On Blogging

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I started blogging back in 2002. At that time I was working at Lecando, where I was lucky enough to be doing Java development and experimenting with XP together with some ridiculously bright people like Jimmy, Johan, Jon, Håkan and Visar.

Back then, Java was where it was happening. All the new things happened in Javaland, and we did our best to try out the new things; TDD with JUnit, CI with CruiseControl.

I spent a lot of time then reading blogs. Most of the blogs I was interested in were hosted at FreeRoller, a platform run by Anthony Eden, today perhaps more famous for DNSimple.

All the cool kids blogged on FreeRoller. It featured a top list of the most read post at the moment, on which you most often found smart posts from Rikard Öberg or rants from Hani Suleiman. I once held the top place at that list, ahead of Rickard, for something like four hours. I was immensely proud.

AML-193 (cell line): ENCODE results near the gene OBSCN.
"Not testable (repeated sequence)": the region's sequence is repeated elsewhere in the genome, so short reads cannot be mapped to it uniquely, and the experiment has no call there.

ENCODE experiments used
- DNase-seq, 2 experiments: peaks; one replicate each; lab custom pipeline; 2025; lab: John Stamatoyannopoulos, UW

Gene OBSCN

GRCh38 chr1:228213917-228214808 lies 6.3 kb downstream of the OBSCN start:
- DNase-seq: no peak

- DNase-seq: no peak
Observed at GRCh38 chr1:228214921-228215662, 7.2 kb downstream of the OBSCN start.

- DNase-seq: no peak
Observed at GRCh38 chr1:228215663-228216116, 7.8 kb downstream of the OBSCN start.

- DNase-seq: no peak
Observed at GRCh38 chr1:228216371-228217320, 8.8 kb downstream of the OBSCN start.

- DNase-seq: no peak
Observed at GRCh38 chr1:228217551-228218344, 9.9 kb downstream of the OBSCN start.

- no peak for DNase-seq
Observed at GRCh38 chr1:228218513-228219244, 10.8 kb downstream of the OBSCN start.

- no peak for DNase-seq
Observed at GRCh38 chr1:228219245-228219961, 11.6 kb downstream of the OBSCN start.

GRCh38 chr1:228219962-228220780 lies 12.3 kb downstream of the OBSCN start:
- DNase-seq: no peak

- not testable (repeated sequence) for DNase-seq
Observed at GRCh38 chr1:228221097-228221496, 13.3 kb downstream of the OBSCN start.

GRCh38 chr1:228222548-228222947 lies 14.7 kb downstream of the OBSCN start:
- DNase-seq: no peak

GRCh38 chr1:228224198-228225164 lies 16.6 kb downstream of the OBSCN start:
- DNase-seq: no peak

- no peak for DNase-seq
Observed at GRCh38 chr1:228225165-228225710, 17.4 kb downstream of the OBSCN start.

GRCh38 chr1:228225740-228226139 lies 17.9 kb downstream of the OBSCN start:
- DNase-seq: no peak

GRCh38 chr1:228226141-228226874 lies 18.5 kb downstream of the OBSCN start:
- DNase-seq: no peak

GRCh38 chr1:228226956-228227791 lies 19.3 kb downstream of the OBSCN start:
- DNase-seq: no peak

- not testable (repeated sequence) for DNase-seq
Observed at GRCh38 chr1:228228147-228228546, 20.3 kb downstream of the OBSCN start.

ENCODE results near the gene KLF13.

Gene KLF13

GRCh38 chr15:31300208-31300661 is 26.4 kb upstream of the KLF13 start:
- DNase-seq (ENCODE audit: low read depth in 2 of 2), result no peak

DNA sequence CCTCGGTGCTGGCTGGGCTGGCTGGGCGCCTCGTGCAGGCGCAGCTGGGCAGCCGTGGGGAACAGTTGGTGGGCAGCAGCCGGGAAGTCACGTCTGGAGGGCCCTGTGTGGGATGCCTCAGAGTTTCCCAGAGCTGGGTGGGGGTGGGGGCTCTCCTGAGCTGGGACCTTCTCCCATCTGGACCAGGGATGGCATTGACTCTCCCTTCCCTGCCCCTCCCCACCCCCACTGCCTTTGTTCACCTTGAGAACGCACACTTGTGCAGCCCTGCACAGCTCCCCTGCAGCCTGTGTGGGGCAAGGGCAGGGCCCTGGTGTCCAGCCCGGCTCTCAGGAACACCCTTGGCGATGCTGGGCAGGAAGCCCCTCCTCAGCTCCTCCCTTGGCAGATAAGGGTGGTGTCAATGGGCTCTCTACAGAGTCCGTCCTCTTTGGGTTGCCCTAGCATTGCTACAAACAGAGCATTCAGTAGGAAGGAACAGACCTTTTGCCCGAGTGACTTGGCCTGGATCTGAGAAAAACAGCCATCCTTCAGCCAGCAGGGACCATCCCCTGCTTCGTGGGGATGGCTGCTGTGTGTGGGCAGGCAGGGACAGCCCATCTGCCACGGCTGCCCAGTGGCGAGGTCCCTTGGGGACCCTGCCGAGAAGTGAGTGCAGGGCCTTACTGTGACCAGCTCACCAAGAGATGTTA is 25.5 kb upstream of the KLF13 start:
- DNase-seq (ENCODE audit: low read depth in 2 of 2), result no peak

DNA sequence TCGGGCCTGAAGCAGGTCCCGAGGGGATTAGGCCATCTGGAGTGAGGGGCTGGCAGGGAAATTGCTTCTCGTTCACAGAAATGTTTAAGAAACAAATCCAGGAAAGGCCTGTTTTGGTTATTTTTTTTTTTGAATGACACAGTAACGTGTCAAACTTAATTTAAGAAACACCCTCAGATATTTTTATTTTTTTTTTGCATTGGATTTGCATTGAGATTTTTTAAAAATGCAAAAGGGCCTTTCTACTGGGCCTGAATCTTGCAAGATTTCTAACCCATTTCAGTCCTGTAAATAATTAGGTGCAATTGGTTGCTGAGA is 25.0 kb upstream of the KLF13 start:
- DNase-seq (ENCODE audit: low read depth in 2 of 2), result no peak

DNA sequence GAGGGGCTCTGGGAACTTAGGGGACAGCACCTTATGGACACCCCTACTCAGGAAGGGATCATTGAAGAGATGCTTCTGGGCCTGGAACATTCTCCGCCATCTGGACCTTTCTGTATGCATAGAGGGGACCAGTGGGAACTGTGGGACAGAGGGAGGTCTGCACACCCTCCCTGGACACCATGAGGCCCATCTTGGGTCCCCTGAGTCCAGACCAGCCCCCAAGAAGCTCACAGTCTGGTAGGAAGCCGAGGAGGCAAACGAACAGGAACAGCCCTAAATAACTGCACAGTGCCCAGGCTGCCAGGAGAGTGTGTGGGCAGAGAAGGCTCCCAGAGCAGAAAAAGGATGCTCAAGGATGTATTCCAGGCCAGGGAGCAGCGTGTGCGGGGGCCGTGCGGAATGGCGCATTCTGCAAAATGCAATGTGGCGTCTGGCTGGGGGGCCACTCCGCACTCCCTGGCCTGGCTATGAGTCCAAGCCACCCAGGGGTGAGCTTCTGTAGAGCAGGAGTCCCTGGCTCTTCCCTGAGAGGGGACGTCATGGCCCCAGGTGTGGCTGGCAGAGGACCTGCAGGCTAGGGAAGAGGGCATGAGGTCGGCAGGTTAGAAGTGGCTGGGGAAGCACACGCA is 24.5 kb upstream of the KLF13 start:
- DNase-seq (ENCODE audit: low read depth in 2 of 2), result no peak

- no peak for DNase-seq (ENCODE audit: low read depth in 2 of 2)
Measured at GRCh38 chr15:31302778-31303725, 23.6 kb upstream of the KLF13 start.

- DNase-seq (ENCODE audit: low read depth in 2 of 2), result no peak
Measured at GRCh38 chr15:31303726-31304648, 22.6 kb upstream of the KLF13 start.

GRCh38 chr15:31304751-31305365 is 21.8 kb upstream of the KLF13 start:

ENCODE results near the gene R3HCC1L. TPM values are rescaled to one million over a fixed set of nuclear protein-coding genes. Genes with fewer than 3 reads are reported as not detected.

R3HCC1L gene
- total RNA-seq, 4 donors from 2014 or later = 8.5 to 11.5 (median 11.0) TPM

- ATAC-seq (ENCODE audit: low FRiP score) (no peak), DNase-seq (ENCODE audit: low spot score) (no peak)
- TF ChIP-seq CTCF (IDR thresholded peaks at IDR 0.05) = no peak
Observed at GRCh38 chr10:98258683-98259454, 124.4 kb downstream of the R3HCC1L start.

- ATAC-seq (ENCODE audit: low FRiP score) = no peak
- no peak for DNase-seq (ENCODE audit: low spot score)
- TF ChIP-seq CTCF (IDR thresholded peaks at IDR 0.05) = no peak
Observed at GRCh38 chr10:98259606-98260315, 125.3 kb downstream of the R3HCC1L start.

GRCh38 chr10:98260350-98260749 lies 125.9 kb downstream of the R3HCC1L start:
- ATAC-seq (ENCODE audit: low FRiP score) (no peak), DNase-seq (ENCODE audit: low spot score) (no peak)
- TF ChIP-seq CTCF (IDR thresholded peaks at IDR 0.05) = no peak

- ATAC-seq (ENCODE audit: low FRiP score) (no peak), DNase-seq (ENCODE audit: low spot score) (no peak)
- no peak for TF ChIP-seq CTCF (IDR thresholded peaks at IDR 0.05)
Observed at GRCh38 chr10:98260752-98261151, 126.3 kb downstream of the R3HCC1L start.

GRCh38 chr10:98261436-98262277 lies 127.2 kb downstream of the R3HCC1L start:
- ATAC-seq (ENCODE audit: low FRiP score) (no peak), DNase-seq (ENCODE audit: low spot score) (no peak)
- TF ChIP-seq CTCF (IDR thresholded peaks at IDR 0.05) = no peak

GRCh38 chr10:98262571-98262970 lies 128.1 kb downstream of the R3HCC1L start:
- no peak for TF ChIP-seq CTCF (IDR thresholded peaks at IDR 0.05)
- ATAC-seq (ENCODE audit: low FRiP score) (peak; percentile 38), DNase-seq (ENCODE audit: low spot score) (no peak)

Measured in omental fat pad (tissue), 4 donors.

If I remember it correctly, FreeRoller turned into JRoller, which apparently still exists today.

The thing was, we had actual blog debates back then. If you wanted to comment on a blog post, you wrote a blog post of your own, linking to the original post. I know, sounds crazy. But I remember it as a slower, more thoughtful way of debating and writing. Like many others, my blogging has halted considerably as I started using Twitter and Facebook. And while being limited to 140 characters forces you to condense your thinking, it is not the best way to find the nuances of a topic. Writing a long piece is like preparing a presentation, you - hopefully - think things through, and get a better, more detailed view of the topic at hand.

I’ve come to realize that I miss writing as much as I did back then. Also, I’ve found that the less frequent I write, the more I feel that a new post has to be really good. Writing more often takes that away. In that regard, this post is one attempt to break that barrier. Hopefully, it will help.